MegaNatural is a standardized form of Red Wine Grape Extract. Red wine contains Resveratrol, which some say enhances workout performance if taken prior to a workout.
However, there isn’t enough evidence to corroborate this. But there is evidence to suggest Resveratrol may HINDER anaerobic physical performance.
And as result, we suggest you opt for better-tested ingredients to ensure better results.
Citrus Bioflavonoids are thought to lower the triglyceride levels in the body. In theory, this could boost energy and fight muscle fatigue.
However, research on Hesperidin (one of the best-tested Citrus Bioflavonoids) suggests it does not significantly reduce triglycerides. And here lies the main issue – there’s no way of knowing which Citrus Bioflavonoids – of how much of them – this supp contains.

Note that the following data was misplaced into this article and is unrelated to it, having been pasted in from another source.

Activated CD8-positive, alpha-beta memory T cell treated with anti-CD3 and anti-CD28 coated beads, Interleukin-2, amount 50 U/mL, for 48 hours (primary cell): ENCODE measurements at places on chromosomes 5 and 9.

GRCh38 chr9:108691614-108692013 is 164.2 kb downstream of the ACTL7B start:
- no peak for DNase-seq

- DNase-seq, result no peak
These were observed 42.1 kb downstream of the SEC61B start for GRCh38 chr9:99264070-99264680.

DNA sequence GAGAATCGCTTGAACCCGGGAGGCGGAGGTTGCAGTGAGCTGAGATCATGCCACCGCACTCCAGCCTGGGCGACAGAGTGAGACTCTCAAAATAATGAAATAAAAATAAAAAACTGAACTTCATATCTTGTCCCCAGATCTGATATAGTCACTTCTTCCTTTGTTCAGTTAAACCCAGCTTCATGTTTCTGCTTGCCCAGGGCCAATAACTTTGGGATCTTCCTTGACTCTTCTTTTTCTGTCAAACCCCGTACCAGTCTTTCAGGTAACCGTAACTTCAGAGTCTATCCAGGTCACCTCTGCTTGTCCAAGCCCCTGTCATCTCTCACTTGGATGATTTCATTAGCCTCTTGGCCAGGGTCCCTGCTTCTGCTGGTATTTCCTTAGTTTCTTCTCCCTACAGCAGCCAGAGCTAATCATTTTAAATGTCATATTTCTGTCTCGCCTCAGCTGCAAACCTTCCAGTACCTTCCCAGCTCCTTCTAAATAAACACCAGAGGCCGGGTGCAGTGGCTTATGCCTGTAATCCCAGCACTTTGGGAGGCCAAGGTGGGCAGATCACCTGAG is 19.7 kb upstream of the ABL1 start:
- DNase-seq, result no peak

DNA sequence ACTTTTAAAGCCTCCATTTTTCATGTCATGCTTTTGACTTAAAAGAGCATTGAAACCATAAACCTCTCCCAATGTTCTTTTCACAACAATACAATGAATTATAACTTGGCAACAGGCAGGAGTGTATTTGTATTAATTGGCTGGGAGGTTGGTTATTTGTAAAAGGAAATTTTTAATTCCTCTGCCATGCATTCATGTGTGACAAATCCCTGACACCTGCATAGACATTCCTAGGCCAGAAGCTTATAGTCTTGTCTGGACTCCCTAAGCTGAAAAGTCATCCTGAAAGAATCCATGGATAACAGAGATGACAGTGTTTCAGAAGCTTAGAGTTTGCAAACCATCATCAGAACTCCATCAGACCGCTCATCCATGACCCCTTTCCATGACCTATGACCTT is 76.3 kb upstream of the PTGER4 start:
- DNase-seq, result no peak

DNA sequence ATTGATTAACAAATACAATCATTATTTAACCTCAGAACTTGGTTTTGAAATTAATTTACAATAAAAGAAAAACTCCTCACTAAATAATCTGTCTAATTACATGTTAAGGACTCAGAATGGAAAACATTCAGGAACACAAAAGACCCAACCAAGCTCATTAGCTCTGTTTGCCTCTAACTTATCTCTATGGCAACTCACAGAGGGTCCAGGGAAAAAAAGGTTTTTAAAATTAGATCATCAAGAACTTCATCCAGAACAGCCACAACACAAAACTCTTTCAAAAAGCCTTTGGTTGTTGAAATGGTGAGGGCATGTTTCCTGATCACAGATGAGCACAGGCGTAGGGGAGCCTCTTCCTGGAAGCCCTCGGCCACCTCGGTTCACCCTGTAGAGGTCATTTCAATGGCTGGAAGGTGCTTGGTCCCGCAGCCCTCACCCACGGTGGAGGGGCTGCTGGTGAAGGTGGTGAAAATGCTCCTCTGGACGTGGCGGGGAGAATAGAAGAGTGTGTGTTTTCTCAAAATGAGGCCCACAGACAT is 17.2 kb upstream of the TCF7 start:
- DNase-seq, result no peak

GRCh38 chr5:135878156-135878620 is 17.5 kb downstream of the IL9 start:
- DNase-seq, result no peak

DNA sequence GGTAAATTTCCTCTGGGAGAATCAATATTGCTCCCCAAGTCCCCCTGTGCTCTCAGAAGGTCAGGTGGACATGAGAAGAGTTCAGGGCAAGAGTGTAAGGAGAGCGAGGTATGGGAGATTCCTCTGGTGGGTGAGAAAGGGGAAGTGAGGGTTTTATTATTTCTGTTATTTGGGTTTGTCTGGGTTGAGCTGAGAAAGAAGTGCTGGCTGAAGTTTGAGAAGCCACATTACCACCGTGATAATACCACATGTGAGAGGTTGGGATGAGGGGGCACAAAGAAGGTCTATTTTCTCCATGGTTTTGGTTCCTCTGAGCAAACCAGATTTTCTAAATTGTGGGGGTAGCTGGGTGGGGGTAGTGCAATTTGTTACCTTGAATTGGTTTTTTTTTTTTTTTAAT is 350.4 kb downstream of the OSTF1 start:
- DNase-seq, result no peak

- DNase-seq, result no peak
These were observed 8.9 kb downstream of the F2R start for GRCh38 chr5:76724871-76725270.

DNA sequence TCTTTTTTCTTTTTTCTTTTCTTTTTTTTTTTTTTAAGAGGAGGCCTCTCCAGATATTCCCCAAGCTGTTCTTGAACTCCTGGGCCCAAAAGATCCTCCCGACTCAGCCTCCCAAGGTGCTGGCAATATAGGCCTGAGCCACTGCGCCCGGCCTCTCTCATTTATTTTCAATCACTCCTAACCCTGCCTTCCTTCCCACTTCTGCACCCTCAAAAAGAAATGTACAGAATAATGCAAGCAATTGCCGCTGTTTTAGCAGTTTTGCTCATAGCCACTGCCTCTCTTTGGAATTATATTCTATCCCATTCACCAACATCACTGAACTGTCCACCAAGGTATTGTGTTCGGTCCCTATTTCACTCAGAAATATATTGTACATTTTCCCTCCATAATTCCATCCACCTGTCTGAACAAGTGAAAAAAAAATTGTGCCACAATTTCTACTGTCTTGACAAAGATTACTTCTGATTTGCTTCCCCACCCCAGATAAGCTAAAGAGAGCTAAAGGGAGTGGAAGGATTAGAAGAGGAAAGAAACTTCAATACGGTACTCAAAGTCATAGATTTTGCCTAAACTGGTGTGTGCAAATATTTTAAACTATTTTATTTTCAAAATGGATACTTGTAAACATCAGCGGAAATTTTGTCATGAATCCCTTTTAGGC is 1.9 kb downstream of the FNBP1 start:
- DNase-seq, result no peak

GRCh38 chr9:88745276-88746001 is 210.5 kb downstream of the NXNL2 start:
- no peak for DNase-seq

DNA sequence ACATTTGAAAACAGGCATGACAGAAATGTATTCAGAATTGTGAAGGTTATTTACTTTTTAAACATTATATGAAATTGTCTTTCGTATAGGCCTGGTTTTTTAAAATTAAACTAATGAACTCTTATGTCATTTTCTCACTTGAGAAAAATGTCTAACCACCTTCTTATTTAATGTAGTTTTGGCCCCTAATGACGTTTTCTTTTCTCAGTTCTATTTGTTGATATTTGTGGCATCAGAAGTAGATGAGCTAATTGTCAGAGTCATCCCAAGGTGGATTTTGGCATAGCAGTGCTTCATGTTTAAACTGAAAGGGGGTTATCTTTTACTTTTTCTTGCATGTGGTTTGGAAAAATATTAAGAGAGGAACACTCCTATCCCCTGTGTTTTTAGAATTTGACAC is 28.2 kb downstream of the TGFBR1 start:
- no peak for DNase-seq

As you’re no doubt aware, Caffeine is a popular stimulant. It works by suppressing adenosine, an inhibitory neurotransmitter which causes sleep and relaxation.
Numerous studies also highlight how Caffeine improve exercise through increased endurance, strength and a reduction in fatigue.
The ideal dose of Caffeine in a pre-workout is 150-200mg. Take any more before exercising and you risk an almighty energy crash. But take any less and you may not get the boost in energy, strength, and focus you need.
With all of this mind, it’s great to see Platinum Pre- contains 200mg.
Capsimax Capsicum Extract
Commonly found in fat burners, this Cayenne Pepper Extract helps increase the body’s metabolism by boosting the levels of norepinephrine and dopamine. As it’s one of the most potent thermogenics out there, you’ll find Capsicum Extract in some of the best fat burners in the world.